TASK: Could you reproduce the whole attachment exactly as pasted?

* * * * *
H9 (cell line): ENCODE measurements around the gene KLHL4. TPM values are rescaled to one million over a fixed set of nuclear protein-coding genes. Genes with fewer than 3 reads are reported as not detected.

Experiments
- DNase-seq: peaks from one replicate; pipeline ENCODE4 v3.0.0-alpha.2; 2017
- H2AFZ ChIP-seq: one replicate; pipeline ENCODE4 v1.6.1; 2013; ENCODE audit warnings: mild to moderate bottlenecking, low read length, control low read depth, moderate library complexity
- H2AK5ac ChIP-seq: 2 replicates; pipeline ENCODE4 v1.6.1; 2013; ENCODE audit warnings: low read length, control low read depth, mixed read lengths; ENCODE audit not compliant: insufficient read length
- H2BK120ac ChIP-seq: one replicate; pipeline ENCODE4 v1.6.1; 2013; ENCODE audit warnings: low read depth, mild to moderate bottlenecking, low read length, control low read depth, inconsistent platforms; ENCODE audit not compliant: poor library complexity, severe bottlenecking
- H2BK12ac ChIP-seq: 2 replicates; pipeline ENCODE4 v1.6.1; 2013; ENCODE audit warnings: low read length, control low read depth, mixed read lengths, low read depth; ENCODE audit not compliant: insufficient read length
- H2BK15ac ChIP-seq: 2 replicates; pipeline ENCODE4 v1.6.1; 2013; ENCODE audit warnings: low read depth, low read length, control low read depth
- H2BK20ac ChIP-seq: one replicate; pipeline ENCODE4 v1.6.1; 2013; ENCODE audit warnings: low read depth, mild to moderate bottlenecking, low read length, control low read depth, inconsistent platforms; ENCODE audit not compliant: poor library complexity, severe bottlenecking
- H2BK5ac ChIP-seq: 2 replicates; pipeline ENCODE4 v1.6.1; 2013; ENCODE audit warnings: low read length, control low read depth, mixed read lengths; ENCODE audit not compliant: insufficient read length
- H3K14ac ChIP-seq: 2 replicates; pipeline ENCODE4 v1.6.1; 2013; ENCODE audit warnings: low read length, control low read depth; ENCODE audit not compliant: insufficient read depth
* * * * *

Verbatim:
H9 (cell line): ENCODE measurements around the gene KLHL4. TPM values are rescaled to one million over a fixed set of nuclear protein-coding genes. Genes with fewer than 3 reads are reported as not detected.

Experiments
- DNase-seq: peaks from one replicate; pipeline ENCODE4 v3.0.0-alpha.2; 2017
- H2AFZ ChIP-seq: one replicate; pipeline ENCODE4 v1.6.1; 2013; ENCODE audit warnings: mild to moderate bottlenecking, low read length, control low read depth, moderate library complexity
- H2AK5ac ChIP-seq: 2 replicates; pipeline ENCODE4 v1.6.1; 2013; ENCODE audit warnings: low read length, control low read depth, mixed read lengths; ENCODE audit not compliant: insufficient read length
- H2BK120ac ChIP-seq: one replicate; pipeline ENCODE4 v1.6.1; 2013; ENCODE audit warnings: low read depth, mild to moderate bottlenecking, low read length, control low read depth, inconsistent platforms; ENCODE audit not compliant: poor library complexity, severe bottlenecking
- H2BK12ac ChIP-seq: 2 replicates; pipeline ENCODE4 v1.6.1; 2013; ENCODE audit warnings: low read length, control low read depth, mixed read lengths, low read depth; ENCODE audit not compliant: insufficient read length
- H2BK15ac ChIP-seq: 2 replicates; pipeline ENCODE4 v1.6.1; 2013; ENCODE audit warnings: low read depth, low read length, control low read depth
- H2BK20ac ChIP-seq: one replicate; pipeline ENCODE4 v1.6.1; 2013; ENCODE audit warnings: low read depth, mild to moderate bottlenecking, low read length, control low read depth, inconsistent platforms; ENCODE audit not compliant: poor library complexity, severe bottlenecking
- H2BK5ac ChIP-seq: 2 replicates; pipeline ENCODE4 v1.6.1; 2013; ENCODE audit warnings: low read length, control low read depth, mixed read lengths; ENCODE audit not compliant: insufficient read length
- H3K14ac ChIP-seq: 2 replicates; pipeline ENCODE4 v1.6.1; 2013; ENCODE audit warnings: low read length, control low read depth; ENCODE audit not compliant: insufficient read depth